Most females I know learned to hunt either from their fathers, husbands or boyfriends. That opportunity did not arise for me. But in my opinion, being introduced to hunting by a female mentor has had its advantages. Whereas I believe a male might have a tendency to see things as black and white, I pay a lot of attention to the details and respond to adrenaline in my own way. Randi reassured me when I felt out of my comfort zone and made certain that my first hunting experiences were both unintimidating and enjoyable. The camaraderie with other women who hunt has extended well beyond being out in the field together, whether it be honing our shooting skills at the range or shopping for gear. I also can appreciate the social values of hunting. The sport has introduced me to so many inspiring people who value outdoor opportunities and are also interested in our wildlife resources.

Furthermore, I have found that a heightened interest in local food sources is an appealing aspect of hunting. There is an attraction and excitement in the challenge to hunt and cook my own game meat for my family. My first experiences hunting have resulted in my becoming a more mindful meat eater, giving more consideration to where my food comes from.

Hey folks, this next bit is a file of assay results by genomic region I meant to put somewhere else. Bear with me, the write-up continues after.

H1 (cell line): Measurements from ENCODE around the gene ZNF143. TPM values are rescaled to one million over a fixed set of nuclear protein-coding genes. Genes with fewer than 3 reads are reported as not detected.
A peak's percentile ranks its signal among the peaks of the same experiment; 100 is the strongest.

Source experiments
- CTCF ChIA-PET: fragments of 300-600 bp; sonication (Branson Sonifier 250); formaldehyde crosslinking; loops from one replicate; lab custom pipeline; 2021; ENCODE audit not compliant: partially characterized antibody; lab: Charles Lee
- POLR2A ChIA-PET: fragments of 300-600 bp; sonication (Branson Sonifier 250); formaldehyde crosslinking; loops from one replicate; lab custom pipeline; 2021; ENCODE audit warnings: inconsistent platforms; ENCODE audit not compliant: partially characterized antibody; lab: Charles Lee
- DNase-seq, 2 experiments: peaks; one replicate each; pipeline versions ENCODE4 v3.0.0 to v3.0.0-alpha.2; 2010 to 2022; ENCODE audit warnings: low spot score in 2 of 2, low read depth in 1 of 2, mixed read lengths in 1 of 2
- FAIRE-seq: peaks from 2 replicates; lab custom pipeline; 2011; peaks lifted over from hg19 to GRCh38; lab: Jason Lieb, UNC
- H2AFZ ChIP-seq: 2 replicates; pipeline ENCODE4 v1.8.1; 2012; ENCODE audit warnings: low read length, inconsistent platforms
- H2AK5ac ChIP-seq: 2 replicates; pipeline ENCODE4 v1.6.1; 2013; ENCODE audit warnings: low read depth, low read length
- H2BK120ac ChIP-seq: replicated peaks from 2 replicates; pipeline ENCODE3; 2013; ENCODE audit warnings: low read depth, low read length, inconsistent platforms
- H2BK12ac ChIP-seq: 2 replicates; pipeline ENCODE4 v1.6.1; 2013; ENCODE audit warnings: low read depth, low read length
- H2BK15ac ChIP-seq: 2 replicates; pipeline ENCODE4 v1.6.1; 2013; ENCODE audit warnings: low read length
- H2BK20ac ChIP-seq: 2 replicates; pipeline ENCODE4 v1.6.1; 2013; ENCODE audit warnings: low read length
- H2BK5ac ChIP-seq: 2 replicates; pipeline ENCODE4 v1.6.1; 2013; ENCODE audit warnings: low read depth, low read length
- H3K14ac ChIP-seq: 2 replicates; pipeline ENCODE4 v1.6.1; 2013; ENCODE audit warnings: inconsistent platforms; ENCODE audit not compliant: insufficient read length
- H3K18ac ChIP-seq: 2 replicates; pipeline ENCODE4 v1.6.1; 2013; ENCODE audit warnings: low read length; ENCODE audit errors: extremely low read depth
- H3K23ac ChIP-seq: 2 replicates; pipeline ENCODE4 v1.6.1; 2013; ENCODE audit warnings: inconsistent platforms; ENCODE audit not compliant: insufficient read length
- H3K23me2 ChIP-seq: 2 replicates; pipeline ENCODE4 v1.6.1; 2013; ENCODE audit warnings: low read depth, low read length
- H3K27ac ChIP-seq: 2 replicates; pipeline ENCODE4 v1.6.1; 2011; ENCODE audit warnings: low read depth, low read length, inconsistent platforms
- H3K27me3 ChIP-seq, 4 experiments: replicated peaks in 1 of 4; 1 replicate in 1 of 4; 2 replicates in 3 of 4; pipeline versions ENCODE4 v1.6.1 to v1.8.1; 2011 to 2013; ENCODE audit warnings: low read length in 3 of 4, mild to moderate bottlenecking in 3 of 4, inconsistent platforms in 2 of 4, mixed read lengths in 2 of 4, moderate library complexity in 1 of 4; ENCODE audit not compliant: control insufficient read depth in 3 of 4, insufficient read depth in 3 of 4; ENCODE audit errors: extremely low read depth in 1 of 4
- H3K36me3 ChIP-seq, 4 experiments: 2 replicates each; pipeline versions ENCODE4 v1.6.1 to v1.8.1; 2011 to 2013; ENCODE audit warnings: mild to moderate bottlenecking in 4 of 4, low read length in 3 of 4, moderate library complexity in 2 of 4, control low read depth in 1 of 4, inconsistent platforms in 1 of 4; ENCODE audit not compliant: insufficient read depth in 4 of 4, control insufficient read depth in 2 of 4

Earning my hunter education card was also a memorable part of my journey. Although I was first overwhelmed at the prospect of becoming a new hunter, the course content increased both my comfort and confidence as I learned about the elements of being a safe, legal and responsible hunter. I have a great appreciation for the knowledgeable and dedicated hunter education instructors throughout Colorado who provide the groundwork for novices like myself.

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Randy Clark (left) and me after a recent duck hunt.

 

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From left: the author, Randi Clark and Megan Lacey on a duck hunt in northeast Colorado. Photo by © Jerry Neal/CPW.